orange of the golden carp appeared at the edge of the pond. . .
. We watched in silence at the beauty and grandeur of the great
fish. Out of the corners of my eyes I saw Cico hold his hand to
his breast as the golden carp glided by. Then with a switch of his
powerful tail the golden carp disappeared into the shadowy water
under the thicket.
This quotation from Chapter 11 is
Antonio’s description of his first sighting of the golden carp.
The quotation is important because it represents Antonio’s most
significant confrontation with a non-Christian faith. Stylistically,
it is also an important example of how Anaya adapts his prose style
to the emotional and psychological contexts of his characters’ situations.
The golden carp is a natural, pagan deity compared to the Christian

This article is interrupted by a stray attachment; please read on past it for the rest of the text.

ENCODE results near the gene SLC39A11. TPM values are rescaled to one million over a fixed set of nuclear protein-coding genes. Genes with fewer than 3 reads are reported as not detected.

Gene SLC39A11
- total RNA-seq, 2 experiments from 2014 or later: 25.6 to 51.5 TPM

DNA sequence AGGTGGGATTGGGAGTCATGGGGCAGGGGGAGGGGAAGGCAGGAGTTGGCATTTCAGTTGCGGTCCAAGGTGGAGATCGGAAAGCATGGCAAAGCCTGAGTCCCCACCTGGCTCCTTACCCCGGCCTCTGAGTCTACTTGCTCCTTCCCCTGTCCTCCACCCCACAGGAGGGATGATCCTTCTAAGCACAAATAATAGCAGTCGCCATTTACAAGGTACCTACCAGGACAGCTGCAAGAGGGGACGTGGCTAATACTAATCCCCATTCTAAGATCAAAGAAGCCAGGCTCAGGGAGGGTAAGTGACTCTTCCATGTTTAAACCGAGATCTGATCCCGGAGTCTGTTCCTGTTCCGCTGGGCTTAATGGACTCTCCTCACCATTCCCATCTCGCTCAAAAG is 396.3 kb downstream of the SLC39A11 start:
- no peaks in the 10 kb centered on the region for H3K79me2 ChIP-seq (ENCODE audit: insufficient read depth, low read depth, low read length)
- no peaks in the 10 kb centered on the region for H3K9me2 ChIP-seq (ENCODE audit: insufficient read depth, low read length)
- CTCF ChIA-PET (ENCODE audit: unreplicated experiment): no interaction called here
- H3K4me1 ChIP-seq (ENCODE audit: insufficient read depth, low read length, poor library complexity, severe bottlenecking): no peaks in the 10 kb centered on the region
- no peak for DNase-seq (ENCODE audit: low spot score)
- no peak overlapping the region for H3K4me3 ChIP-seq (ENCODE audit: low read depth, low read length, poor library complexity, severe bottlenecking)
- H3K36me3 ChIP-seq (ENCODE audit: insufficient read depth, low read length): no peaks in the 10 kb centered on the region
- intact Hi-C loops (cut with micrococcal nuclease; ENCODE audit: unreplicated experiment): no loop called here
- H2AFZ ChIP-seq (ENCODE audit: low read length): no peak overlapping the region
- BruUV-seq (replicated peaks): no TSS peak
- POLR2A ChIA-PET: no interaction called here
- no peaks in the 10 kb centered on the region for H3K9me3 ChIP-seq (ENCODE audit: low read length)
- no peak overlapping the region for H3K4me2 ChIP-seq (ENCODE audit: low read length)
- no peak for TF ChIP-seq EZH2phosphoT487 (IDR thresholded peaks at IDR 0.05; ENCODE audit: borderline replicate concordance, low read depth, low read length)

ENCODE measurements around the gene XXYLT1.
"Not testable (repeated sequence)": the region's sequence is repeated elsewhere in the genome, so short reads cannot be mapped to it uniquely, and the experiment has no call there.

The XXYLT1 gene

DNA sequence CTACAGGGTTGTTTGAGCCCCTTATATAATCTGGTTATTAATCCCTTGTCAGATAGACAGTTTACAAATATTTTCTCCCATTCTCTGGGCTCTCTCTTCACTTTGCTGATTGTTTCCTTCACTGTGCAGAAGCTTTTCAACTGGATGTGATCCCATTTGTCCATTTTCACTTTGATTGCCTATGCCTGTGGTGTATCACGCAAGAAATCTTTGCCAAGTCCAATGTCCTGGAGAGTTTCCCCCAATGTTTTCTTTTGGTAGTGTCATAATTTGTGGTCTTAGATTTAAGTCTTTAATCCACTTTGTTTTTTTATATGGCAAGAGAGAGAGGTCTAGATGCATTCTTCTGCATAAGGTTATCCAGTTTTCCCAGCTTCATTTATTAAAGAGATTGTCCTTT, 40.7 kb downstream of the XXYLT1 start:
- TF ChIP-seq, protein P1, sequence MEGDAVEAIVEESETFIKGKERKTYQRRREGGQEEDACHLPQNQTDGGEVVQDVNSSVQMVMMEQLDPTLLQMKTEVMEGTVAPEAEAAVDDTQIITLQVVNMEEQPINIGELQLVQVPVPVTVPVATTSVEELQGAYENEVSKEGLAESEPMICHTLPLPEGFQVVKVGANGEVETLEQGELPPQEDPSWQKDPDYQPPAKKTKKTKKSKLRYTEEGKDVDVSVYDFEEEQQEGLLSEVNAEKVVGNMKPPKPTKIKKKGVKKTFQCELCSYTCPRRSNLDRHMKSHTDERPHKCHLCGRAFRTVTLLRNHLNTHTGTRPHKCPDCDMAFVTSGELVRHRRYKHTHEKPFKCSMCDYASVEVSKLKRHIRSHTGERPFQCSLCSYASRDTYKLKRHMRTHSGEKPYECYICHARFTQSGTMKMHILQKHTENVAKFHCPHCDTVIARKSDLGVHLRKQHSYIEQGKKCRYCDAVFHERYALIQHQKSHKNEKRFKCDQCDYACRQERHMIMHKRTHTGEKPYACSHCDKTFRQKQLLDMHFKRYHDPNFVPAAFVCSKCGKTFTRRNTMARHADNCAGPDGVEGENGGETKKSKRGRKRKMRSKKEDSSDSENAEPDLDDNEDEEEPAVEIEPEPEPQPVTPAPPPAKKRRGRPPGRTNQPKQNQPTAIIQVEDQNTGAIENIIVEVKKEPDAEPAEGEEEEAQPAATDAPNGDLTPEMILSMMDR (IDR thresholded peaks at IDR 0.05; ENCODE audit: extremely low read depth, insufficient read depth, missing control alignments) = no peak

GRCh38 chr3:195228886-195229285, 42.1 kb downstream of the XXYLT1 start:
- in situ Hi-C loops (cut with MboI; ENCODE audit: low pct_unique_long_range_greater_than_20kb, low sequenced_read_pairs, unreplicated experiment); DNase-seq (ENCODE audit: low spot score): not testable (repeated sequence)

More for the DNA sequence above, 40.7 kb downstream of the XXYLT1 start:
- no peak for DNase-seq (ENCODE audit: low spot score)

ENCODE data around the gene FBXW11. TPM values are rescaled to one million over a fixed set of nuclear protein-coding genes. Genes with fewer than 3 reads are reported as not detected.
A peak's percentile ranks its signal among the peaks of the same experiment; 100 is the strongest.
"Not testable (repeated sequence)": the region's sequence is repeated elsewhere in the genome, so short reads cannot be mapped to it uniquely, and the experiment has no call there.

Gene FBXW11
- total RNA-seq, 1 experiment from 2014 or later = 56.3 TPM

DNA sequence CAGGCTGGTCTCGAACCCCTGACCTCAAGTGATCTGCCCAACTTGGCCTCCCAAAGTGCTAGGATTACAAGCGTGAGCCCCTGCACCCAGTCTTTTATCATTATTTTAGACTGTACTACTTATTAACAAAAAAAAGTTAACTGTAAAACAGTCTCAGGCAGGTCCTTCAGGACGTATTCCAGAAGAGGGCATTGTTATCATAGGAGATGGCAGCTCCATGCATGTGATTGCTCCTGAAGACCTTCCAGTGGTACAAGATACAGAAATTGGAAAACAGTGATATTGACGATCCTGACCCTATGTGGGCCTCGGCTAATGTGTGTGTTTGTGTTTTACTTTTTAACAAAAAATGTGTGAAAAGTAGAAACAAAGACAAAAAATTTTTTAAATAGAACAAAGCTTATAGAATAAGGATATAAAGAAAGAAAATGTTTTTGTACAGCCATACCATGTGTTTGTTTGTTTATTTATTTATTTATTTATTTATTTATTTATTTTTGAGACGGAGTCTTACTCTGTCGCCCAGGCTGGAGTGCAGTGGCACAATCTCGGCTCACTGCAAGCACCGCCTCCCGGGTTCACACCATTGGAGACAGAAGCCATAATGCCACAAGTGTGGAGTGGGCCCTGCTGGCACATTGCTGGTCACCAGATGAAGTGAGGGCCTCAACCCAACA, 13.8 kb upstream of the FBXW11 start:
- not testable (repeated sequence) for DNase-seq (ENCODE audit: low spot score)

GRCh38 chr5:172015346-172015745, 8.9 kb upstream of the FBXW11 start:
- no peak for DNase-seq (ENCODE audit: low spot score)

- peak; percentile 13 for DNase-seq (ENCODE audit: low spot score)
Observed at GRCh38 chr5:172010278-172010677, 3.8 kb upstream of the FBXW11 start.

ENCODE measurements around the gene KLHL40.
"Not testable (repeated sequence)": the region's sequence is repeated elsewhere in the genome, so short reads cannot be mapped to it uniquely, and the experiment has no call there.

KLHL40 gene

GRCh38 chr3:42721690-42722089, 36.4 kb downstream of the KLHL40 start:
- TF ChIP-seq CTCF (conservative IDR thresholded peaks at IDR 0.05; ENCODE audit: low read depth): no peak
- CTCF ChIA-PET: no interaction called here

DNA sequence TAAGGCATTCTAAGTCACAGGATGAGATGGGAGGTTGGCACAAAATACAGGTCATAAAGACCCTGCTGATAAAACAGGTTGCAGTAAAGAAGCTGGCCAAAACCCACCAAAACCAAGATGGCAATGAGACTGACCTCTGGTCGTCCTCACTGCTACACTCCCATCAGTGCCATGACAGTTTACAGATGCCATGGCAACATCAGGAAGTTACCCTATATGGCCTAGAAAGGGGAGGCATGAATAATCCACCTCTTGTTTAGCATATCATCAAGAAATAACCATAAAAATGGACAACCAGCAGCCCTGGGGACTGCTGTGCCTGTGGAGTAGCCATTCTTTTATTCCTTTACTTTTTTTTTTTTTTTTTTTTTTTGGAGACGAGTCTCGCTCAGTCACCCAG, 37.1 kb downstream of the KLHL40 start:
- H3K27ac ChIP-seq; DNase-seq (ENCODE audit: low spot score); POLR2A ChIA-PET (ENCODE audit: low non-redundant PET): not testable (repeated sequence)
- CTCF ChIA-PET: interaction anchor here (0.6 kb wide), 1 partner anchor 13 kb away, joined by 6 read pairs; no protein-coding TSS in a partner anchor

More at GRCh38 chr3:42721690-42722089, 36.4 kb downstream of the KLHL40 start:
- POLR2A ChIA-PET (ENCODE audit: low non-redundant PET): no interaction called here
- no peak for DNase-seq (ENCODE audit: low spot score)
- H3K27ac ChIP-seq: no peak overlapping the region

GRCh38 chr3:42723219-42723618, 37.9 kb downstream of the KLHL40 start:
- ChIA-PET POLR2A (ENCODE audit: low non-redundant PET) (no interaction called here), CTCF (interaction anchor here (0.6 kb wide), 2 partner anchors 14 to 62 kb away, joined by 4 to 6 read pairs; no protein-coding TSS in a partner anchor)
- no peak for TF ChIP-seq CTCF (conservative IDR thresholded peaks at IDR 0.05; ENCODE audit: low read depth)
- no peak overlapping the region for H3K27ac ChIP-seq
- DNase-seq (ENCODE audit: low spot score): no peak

God Antonio is used to worshipping.
Anaya depicts the carp in a poetic style that emphasizes
its awe-inspiring beauty, rather than focus immediately on the crisis
of faith that the carp causes for Antonio. The language Anaya uses
to describe the carp is simple, elemental, and powerful. Anaya chooses to
have the narrator describe the carp rather than have Antonio tell us
about it. This distance conveys the reverence that the carp inspires
in the boys, who observe the carp in transfixed silence. Cico even
puts his hand on his heart, a subtle gesture that conveys the depth
of feeling that the carp inspires in the boys.